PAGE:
The version in Pitrè (No. 97) is much better. It is called:
XCII. THE THOUGHTLESS ABBOT.
THERE was once in a city a priest who became an abbot, and who had his carriages, horses, grooms, steward, secretary, valet, and many other persons on account of the wealth that he had. This abbot thought only of eating, drinking, and sleeping. All the priests and laymen were jealous of him, and called him the "Thoughtless Abbot."
One day the king happened to pass that way, and stopped, and all the abbot's enemies went to him straightway, and accused the abbot, saying: "Your Majesty, in this town there is a person happier than you, very rich, and lacking nothing in the world, and he is called the 'Thoughtless Abbot.'"
After reflection the king said to the accusers: "Gentlemen, depart in peace, for I will soon make this abbot think." The king sent directly for the abbot, who had his carriage made ready, and went to the king in his coach and four. The king received him kindly, made him sit at his side, and talked about various things with him. Finally he asked him why they called him the "Thoughtless Abbot," and he replied that it was because he was free from care, and that his servants attended to his interests.
Then the king said: "Well, then, Sir Abbot, since you have nothing to do, do me the favor to count all the stars in the sky, and this within three days and three nights; otherwise you will surely be beheaded." The poor "Thoughtless Abbot" on hearing these words began to tremble like a leaf, and taking leave of the king, returned home, in mortal fear for his neck.
When meal-time came, he could not eat on account of his great anxiety, and went at once out on the terrace to look at the sky, but the poor man could not see a single star. When it grew dark, and the stars came out, the poor abbot began to count them and write it down. But it grew dark and light again, without the abbot succeeding in his task. The cook, the steward, the secretaries, the grooms, the coachmen, and all the persons in the house became thoughtful when they saw that their master did not eat or drink, and always watched the sky. Not knowing what else to think, they believed that he had gone mad. To make the matter short, the three days passed without the abbot counting the stars, and the poor man did not know how to present himself to the king, for he was sure he would behead him. Finally, the last day, an old and trusty servant begged him so long, that he told him the whole matter, and said: "I have not been able to count the stars, and the king will cut my head off this morning." When the servant had heard all, he said: "Do not fear, leave it to me; I will settle everything."
He went and bought a large ox-hide, stretched it on the ground, and cut off a piece of the tail, half an ear, and a small piece out of the side, and then said to the abbot: "Now let us go to the king; and when he asks your excellency how many stars there are in heaven, your excellency will call me; I will stretch the hide on the ground, and your excellency will say: 'The stars in heaven are as many as the hairs on this hide; and as there are more hairs than stars, I have been obliged to cut off part of the hide.'"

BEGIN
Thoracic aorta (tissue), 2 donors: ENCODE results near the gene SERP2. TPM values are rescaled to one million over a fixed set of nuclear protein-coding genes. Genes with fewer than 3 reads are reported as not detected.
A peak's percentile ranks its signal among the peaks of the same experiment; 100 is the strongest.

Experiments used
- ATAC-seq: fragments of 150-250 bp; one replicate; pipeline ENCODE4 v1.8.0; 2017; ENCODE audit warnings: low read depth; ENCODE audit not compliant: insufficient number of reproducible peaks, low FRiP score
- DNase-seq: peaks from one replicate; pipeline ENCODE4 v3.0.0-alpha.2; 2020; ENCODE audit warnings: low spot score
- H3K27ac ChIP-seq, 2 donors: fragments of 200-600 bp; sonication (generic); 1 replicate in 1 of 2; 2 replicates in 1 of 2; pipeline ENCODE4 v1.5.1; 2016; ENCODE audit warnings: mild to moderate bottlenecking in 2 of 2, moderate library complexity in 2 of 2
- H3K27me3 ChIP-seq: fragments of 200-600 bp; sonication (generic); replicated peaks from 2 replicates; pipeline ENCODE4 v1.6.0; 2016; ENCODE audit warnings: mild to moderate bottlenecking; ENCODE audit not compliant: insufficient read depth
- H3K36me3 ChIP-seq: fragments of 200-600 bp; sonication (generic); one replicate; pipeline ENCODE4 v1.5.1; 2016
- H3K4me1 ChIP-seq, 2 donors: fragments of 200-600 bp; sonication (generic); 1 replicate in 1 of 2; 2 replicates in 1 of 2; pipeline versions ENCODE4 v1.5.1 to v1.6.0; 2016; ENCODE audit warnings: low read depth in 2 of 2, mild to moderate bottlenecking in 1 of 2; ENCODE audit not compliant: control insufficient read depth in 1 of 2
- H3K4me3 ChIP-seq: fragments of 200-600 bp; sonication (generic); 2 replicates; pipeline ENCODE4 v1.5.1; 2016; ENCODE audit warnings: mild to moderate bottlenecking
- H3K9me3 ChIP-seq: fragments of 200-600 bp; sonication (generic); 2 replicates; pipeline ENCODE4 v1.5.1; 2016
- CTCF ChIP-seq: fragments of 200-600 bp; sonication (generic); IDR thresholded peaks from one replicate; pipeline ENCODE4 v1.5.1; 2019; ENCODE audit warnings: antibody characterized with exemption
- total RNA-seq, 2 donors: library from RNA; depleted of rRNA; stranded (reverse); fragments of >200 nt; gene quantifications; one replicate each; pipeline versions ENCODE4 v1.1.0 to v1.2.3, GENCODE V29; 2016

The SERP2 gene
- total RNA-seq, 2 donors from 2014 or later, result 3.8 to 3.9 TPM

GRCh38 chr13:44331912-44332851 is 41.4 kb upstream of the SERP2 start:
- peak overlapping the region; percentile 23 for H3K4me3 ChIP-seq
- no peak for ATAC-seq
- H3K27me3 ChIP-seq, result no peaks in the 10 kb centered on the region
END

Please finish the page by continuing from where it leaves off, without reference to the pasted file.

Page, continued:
After the abbot had heard him, he felt relieved, ordered his carriage, and took his servant to the king. When the king saw the abbot, he saluted him, and then said: "Have you fulfilled my command?" "Yes, your Majesty," answered the abbot, "the stars are all counted."
"Then tell me how many they are." The abbot called his servant, who brought the hide, and spread it on the ground, while the king, not knowing how the matter was going to end, continued his questioning.
When the servant had stretched out the hide, the abbot said to the king: "Your Majesty, during these three days I have gone mad counting the stars, and they are all counted." "In short, how many are they?" "Your Majesty, the stars are as many as the hairs of this hide, and those that were in excess, I have had to cut off, and they are so many hundreds of millions; and if you don't believe me, have them counted, for I have brought you the proof."
Then the king remained with his mouth open, and had nothing to answer; he only said: "Go and live as long as Noah, without thoughts, for your mind is enough for you;" and so speaking, he dismissed him, thanking him, and remaining henceforth his best friend.
The abbot returned home with his servant, delighted and rejoicing. He thanked his servant, made him his steward and intimate friend, and gave him more than an ounce of money a day to live on. 
* * * * *
In another Sicilian version referred to by Pitrè, vol. IV., p. 437, the Pope, instead of the king, wishes to know from the abbot: "What is the distance from heaven to earth; what God is doing in heaven; what the Pope is thinking of." The cook, disguised as the abbot, answers: "As long as this ball of thread. Rewarding the good, and punishing the wicked. He thinks he is speaking with the abbot, and on the contrary, is talking to the cook."